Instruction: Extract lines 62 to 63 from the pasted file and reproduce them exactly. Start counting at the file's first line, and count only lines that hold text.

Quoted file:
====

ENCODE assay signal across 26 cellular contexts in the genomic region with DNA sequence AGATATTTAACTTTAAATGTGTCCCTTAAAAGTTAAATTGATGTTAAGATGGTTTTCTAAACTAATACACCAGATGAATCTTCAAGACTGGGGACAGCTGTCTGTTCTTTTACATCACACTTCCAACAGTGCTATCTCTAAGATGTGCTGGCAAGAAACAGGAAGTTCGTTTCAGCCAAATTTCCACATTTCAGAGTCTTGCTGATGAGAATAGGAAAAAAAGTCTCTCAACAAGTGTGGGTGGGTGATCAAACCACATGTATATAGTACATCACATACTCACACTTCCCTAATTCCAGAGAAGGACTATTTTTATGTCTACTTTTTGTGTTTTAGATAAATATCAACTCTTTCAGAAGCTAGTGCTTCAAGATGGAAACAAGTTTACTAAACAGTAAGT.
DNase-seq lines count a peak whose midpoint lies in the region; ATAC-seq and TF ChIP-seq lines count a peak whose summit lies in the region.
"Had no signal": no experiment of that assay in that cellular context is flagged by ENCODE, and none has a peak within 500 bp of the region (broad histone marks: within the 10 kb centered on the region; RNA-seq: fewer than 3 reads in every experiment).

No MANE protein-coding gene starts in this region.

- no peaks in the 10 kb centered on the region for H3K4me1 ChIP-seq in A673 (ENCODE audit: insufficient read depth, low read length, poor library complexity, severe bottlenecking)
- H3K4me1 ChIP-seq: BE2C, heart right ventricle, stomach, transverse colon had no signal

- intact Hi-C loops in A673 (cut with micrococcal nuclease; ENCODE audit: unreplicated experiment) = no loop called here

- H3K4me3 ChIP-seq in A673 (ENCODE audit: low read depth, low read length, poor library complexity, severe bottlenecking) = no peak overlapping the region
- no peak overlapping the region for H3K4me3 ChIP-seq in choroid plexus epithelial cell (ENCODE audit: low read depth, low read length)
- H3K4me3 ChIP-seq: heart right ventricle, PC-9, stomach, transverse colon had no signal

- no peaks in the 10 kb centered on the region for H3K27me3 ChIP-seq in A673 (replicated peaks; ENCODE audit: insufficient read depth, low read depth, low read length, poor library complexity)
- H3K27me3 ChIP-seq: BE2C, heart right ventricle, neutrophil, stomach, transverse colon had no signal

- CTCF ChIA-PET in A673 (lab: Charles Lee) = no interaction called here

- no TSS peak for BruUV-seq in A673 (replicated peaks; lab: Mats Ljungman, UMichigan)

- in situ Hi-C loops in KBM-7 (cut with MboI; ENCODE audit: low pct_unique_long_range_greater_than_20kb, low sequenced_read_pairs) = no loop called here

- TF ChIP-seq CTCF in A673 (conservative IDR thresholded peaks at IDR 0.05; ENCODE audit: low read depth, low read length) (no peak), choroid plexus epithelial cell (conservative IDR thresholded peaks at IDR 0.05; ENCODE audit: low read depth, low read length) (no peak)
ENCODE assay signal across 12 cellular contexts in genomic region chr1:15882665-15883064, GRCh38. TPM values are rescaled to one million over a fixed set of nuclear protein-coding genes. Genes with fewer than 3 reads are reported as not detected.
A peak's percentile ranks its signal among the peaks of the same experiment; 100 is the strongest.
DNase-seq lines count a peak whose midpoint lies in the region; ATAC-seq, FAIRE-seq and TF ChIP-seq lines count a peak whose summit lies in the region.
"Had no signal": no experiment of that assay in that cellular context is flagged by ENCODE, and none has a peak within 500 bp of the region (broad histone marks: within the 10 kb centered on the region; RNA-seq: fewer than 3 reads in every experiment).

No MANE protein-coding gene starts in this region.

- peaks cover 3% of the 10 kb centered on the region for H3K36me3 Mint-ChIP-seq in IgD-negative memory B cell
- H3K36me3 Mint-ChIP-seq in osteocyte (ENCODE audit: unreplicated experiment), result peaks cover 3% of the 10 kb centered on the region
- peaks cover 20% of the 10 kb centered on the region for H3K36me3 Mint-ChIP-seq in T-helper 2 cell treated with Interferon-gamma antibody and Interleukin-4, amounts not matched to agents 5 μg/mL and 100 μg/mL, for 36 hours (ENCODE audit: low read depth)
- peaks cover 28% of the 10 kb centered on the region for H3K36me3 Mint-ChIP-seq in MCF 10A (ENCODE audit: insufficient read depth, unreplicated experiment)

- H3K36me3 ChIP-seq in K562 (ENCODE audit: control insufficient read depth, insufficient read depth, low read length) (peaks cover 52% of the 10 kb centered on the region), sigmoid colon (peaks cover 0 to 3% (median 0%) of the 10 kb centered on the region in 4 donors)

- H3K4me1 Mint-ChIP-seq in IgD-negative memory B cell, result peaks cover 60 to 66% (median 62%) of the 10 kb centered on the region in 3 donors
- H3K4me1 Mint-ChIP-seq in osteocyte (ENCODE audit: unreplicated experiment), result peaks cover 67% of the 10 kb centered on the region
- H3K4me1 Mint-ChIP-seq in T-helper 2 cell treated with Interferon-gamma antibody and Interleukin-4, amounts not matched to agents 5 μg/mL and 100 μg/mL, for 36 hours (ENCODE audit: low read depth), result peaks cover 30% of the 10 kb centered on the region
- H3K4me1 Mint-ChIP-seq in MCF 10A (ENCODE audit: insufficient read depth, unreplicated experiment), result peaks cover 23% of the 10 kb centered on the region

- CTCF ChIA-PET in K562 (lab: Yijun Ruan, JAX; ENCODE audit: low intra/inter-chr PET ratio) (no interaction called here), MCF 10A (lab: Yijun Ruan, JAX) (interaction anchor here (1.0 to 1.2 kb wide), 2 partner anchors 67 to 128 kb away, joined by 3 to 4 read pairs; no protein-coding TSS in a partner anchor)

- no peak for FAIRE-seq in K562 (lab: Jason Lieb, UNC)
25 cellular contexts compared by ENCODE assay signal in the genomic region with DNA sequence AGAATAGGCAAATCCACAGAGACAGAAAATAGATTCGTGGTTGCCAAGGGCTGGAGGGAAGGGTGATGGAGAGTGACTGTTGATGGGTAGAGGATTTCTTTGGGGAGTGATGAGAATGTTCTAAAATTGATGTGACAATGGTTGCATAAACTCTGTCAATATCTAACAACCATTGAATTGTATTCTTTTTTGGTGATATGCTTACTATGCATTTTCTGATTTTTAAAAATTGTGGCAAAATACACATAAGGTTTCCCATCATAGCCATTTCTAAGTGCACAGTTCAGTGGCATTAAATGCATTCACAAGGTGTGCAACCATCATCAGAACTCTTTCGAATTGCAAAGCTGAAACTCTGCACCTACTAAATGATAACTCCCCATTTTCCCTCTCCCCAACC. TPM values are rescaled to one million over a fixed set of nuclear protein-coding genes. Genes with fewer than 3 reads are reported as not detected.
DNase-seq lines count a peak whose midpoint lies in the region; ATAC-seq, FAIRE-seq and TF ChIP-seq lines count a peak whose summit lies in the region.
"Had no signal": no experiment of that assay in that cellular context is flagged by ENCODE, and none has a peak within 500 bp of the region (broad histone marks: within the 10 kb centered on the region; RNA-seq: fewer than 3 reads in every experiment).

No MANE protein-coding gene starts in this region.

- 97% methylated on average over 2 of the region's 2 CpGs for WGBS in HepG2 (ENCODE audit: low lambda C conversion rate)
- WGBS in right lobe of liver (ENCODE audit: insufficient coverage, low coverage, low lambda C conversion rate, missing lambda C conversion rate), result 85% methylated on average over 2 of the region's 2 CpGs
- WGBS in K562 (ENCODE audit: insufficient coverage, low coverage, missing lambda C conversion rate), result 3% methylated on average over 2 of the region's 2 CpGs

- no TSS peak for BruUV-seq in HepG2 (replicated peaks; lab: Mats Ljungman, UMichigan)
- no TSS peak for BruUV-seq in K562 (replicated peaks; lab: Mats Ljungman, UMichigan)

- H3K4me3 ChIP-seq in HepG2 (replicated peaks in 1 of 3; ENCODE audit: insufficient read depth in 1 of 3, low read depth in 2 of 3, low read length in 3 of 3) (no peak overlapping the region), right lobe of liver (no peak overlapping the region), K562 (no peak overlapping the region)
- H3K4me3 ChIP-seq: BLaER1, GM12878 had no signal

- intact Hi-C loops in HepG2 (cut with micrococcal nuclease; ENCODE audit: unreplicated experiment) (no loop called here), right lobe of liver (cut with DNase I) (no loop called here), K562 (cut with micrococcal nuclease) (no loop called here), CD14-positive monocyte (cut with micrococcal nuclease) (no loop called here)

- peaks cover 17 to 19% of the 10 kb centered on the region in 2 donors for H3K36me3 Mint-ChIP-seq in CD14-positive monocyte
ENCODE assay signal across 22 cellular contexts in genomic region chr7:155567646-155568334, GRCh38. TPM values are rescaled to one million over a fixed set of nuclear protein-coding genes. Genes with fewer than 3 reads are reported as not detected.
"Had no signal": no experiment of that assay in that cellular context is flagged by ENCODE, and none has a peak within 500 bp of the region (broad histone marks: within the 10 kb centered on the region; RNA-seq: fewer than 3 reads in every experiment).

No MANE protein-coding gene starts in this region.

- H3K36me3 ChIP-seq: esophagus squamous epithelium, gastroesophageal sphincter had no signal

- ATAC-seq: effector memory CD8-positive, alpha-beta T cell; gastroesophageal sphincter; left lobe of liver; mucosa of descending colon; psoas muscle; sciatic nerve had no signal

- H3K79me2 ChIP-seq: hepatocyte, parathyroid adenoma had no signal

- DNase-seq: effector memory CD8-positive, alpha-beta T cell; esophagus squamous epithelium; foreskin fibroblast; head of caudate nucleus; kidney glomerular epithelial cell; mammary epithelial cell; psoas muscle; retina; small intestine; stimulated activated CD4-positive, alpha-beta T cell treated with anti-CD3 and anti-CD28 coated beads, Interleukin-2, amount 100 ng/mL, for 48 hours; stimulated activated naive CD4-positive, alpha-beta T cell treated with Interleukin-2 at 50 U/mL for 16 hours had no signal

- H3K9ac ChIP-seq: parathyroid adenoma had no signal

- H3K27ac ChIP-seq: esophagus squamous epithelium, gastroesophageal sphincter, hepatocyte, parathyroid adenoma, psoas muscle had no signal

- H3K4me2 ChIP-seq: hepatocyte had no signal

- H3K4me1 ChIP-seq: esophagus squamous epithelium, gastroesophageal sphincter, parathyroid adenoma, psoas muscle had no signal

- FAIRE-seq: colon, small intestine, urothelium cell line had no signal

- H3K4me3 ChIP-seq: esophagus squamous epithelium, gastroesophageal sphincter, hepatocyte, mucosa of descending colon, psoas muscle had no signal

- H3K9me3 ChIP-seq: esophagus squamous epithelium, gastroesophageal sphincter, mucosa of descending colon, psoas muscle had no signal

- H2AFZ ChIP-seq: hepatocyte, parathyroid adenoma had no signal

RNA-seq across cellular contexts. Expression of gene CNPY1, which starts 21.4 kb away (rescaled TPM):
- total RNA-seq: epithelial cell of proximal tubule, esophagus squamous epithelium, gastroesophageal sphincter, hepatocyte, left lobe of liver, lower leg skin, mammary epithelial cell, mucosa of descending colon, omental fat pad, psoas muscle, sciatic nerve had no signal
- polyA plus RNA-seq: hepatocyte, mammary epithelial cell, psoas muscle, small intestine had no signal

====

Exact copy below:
- total RNA-seq: epithelial cell of proximal tubule, esophagus squamous epithelium, gastroesophageal sphincter, hepatocyte, left lobe of liver, lower leg skin, mammary epithelial cell, mucosa of descending colon, omental fat pad, psoas muscle, sciatic nerve had no signal
- polyA plus RNA-seq: hepatocyte, mammary epithelial cell, psoas muscle, small intestine had no signal